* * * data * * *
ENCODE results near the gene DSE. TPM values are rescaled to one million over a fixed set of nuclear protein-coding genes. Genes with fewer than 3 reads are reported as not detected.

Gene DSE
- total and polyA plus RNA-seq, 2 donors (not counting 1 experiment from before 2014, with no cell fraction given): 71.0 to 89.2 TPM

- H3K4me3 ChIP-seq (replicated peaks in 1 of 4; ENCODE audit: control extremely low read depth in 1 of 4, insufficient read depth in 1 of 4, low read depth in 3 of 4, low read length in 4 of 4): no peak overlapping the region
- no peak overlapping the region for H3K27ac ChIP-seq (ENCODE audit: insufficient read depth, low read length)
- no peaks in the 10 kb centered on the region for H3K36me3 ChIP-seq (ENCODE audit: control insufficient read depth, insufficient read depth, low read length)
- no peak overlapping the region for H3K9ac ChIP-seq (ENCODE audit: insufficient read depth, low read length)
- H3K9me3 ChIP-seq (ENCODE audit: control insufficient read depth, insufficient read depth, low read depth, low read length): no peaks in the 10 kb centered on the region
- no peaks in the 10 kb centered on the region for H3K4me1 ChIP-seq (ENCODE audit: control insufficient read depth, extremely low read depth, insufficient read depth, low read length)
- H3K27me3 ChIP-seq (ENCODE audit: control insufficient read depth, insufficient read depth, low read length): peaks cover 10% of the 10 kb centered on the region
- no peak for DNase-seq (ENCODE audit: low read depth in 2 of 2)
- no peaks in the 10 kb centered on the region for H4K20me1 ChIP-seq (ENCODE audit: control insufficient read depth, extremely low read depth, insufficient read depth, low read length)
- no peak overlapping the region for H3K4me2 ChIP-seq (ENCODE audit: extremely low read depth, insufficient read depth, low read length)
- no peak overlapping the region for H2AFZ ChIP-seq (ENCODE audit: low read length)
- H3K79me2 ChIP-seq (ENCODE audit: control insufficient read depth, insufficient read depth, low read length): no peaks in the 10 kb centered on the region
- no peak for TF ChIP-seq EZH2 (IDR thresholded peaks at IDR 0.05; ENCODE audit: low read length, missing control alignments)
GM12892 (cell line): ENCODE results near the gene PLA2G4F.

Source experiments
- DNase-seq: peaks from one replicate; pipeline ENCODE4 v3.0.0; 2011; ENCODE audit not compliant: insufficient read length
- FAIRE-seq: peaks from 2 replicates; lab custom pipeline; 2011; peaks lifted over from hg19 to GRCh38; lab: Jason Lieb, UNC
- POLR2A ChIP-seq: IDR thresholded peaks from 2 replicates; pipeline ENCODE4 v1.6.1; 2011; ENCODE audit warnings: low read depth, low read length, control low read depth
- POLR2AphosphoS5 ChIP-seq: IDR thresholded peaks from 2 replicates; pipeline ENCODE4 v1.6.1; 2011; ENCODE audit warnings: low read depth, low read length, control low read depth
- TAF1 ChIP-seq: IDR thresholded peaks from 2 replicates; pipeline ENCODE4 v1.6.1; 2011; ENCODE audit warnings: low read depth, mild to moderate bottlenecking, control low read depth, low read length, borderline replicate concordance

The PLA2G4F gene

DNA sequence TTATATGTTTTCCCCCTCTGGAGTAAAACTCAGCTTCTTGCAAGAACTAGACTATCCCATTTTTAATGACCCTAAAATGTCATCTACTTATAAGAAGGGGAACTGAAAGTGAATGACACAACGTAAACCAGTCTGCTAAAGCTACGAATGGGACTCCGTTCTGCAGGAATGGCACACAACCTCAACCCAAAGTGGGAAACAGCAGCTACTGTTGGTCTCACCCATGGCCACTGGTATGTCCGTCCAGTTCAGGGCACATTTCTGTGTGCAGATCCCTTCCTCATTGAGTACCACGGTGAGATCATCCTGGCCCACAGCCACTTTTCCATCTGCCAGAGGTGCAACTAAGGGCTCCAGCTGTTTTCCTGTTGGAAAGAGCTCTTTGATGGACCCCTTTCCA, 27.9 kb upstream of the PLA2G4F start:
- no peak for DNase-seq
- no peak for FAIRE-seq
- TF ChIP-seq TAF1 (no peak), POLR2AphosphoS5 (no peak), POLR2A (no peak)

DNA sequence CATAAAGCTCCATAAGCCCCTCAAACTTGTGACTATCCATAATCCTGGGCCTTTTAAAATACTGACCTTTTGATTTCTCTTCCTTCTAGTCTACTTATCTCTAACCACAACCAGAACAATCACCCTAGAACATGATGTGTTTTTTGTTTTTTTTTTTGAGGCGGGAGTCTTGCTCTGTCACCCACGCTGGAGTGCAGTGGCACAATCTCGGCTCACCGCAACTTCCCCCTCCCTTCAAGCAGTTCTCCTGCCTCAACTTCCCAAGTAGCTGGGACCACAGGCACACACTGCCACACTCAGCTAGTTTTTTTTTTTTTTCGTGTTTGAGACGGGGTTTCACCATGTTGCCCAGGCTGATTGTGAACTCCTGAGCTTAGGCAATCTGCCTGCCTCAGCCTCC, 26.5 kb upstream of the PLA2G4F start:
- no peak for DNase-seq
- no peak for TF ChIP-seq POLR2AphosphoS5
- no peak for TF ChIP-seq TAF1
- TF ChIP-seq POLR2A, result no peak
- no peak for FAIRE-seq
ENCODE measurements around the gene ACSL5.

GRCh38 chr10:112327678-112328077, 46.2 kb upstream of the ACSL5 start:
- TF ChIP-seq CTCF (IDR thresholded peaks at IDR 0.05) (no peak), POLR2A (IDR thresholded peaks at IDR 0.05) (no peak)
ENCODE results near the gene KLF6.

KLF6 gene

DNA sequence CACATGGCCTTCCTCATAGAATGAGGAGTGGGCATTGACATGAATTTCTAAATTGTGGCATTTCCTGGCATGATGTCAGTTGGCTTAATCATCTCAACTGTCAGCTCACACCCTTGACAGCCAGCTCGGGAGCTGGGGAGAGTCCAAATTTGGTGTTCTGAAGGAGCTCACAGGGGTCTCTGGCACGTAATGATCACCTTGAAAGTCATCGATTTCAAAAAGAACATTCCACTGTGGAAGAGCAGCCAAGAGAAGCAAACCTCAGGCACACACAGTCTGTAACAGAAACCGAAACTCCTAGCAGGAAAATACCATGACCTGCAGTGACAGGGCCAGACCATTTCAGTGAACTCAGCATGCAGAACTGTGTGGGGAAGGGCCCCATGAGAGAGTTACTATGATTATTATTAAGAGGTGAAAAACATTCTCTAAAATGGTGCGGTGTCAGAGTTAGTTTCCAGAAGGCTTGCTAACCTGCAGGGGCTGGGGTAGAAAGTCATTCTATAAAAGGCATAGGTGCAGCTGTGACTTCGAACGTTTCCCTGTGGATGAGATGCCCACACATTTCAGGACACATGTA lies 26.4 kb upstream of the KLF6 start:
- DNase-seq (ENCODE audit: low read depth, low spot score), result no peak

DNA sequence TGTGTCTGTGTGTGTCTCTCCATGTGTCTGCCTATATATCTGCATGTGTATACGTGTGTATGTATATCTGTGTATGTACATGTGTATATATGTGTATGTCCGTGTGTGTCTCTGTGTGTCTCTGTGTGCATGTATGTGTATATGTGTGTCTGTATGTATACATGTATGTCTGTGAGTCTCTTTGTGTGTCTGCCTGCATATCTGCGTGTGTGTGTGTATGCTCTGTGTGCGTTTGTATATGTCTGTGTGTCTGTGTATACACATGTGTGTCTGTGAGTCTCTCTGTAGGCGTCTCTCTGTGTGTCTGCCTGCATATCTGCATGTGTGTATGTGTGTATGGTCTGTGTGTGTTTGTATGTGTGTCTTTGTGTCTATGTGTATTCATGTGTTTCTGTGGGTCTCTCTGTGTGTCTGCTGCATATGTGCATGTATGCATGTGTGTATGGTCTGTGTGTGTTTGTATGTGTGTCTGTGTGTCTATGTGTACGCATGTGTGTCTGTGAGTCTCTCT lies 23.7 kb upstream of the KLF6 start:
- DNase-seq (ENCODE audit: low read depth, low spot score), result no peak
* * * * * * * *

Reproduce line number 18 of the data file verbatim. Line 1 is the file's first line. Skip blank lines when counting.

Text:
Source experiments